Lisa Lucas To Head Pantheon & Schocken Books | Book Pulse

Lisa Lucas, executive director of the National Book Foundation since 2016, is moving to Random House. She has just been named senior vice president of Pantheon and Schocken Books. Colson Whitehead announces his next book, Harlem Shuffle, due out in fall 2021. Tara June Winch wins the Miles Franklin award, the top Australian book prize, for The Yield. Desolation Road by Christine Feehan leads new bestsellers. White Fragility: Why It's So Hard for White People To Talk About Racism by Robin DiAngelo tops the antiracist bestsellers.

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Antiracist Bestsellers

Links for the week: NYT Hardcover Nonfiction Best Sellers list | NYT Paperback Nonfiction Best Sellers list | USA Today Best-Selling Books

 

 

 

 

 

 

White Fragility: Why It's So Hard for White People To Talk About Racism by Robin DiAngelo (Beacon): No. 1 on the NYT Paperback Nonfiction Best Sellers list and No. 4 on the USA Today Best-Selling Books list.

How To Be an Antiracist by Ibram X. Kendi (One World: Random House; LJ starred review): No. 2 on the NYT Hardcover Nonfiction Best Sellers list and No. 2 on the USA Today Best-Selling Books list.

So You Want to Talk About Race by Ijeoma Oluo (Seal: Hachette; LJ starred review): No. 2 on the NYT Paperback Nonfiction Best Sellers list.

The Color of Law: A Forgotten History of How Our Government Segregated America by Richard Rothstein (Liveright: W. W. Norton; LJ starred review): No. 3 on the NYT Paperback Nonfiction Best Sellers list and No. 14 on the USA Today Best-Selling Books list.

Me and White Supremacy: Combat Racism, Change the World, and Become a Good Ancestor by Layla F. Saad (Sourcebooks; LJ starred review): No. 3 on the NYT Hardcover Nonfiction Best Sellers list and No. 13 on the USA Today Best-Selling Books list.

Stamped from the Beginning: The Definitive History of Racist Ideas in America by Ibram X. Kendi (Nation): No. 4 on the NYT Paperback Nonfiction Best Sellers list.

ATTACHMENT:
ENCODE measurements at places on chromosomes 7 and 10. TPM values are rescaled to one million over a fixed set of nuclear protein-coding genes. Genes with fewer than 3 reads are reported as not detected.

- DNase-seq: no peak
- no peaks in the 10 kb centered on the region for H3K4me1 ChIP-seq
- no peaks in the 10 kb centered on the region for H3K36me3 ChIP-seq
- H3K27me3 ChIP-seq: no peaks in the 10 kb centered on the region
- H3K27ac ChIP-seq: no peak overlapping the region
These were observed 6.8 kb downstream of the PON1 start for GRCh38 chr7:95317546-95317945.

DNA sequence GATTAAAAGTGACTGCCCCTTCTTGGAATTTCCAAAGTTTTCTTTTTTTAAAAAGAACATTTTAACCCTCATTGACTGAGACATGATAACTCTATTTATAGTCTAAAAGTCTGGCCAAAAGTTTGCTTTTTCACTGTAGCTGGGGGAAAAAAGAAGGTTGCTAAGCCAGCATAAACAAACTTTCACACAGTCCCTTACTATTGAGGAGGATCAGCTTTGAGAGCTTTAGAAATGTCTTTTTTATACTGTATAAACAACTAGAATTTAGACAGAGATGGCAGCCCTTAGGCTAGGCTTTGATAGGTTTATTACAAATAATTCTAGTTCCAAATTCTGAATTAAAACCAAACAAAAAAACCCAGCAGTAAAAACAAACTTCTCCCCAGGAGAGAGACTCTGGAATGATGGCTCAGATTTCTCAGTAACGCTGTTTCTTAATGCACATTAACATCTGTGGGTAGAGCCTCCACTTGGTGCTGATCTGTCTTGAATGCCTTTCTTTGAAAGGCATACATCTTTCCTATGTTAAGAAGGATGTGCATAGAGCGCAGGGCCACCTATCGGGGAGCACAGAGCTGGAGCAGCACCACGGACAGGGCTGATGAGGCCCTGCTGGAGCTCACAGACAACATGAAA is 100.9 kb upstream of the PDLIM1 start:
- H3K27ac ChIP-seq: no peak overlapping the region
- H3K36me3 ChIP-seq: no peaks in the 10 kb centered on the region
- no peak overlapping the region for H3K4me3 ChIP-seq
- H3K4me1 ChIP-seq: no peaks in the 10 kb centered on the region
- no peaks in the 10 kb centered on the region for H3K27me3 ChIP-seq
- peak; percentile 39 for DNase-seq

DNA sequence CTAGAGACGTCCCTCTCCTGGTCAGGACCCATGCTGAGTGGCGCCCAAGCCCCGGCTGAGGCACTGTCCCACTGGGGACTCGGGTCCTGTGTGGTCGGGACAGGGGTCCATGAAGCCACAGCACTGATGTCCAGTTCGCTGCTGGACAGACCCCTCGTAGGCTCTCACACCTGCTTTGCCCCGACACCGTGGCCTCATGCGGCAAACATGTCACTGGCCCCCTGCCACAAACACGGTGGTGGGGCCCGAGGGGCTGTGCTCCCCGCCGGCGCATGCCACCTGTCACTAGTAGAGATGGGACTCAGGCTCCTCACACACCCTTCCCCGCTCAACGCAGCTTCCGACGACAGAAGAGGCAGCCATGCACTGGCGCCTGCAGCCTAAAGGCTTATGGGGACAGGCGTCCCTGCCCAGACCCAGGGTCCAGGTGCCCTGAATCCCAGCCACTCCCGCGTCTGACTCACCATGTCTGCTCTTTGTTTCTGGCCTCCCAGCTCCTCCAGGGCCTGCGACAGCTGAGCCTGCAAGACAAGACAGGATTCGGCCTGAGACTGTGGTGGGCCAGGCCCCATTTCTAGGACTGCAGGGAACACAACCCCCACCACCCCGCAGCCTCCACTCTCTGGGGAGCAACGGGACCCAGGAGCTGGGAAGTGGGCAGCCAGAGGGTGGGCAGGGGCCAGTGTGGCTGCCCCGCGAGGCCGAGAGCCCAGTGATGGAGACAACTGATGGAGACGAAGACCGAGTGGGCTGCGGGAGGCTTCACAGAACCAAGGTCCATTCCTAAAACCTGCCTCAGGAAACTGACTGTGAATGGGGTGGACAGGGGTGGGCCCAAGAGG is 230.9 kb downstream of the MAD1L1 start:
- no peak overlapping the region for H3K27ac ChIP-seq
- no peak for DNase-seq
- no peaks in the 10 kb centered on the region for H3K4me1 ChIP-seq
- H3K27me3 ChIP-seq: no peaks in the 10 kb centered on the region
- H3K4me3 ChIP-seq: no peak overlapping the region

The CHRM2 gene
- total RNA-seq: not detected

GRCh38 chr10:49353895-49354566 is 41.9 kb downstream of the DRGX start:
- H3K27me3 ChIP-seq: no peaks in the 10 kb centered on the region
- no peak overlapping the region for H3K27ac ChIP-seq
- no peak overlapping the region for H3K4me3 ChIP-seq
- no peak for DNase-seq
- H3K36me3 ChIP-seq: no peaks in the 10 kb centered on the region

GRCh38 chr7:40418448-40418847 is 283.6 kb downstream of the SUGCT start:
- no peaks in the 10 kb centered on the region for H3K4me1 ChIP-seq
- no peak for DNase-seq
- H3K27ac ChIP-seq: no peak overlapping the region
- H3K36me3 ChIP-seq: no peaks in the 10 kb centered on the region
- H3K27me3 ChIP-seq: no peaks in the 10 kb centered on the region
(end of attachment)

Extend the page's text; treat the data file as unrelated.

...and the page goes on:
Between the World and Me by Ta-Nehisi Coates (Spiegel & Grau: Random House; LJ starred review): No. 6 on the NYT Hardcover Nonfiction Best Sellers list.

Just Mercy: A Story of Justice and Redemption by Bryan Stevenson (Spiegel & Grau: Random House; LJ starred review): No. 6 on the NYT Paperback Nonfiction Best Sellers list.

Why Are All the Black Kids Sitting Together in the Cafeteria?: And Other Conversations About Race by Beverly Daniel Tatum (Basic Books: Hachette): No. 7 on the NYT Paperback Nonfiction Best Sellers list.

The Warmth of Other Suns: The Epic Story of America's Great Migration by Isabel Wilkerson (Random House): No. 8 on the NYT Paperback Nonfiction Best Sellers list.

Born a Crime: Stories from a South African Childhood by Trevor Noah (One World: Random House): No. 9 on the NYT Paperback Nonfiction Best Sellers list.

I'm Still Here: Black Dignity in a World Made for Whiteness by Austin Channing Brown (Convergent Books: Penguin; LJ starred review): No. 14 on the NYT Hardcover Nonfiction Best Sellers list.

New Title Bestsellers

Links for the week: NYT Hardcover Fiction Best Sellers | NYT Hardcover Nonfiction Best Sellers | USA Today Best-Selling Books

 

 

 

 

 

 

Desolation Road by Christine Feehan (Berkley: Penguin) claims No. 3 on the USA Today Best-Selling Books list.

A Beautifully Foolish Endeavor by Hank Green (Dutton: Penguin; LJ starred review) debuts at No. 4 on the NYT Hardcover Fiction Best Sellers list.

The Bad Guys by Aaron Blabey (Scholastic) holds No. 9 on the USA Today Best-Selling Books list.

Memoirs and Misinformation by Jim Carrey and Dana Vachon (Knopf) takes No. 14 on the NYT Hardcover Fiction Best Sellers list.

Nonfiction

Separated: Inside an American Tragedy by Jacob Soboroff (Custom House) opens at No. 5 on the NYT Hardcover Nonfiction Best Sellers list.

The Beauty in Breaking: A Memoir by Michele Harper (Riverhead: Penguin) holds No. 12 on the NYT Hardcover Nonfiction Best Sellers list.

Reviews

The L.A. Times reviews The Only Good Indians by Stephen Graham Jones (Gallery/Saga: S. & S.; LJ starred review): “strains to weave a horror story with robust character studies. In the end, there is enough in each strand to appeal to both the genre fan and the literary reader, even if neither is fully reconciled to the other.”

The Washington Post reviews A Good Family by A.H. Kim (Graydon House: Harper): “a lively suspense diversion that provides the eternally welcome assurance that nobody has it all, at least not forever.”

The NYT reviews Eat the Buddha: Life and Death in a Tibetan Town by Barbara Demick (Random House): “deeply reported …. a prismatic picture of history as experienced and understood by individuals in their full amplitude and idiosyncrasy … covers an awe-inspiring breadth of history.” Also, False Alarm: How Climate Change Panic Costs Us Trillions, Hurts the Poor, and Fails to Fix the Planet by Bjorn Lomborg (Basic: Hachette): “would be downright dangerous were it to succeed in persuading anyone that there was merit in its arguments. This book proves the aphorism that a little knowledge is dangerous. It’s nominally about air pollution. It’s really about mind pollution.”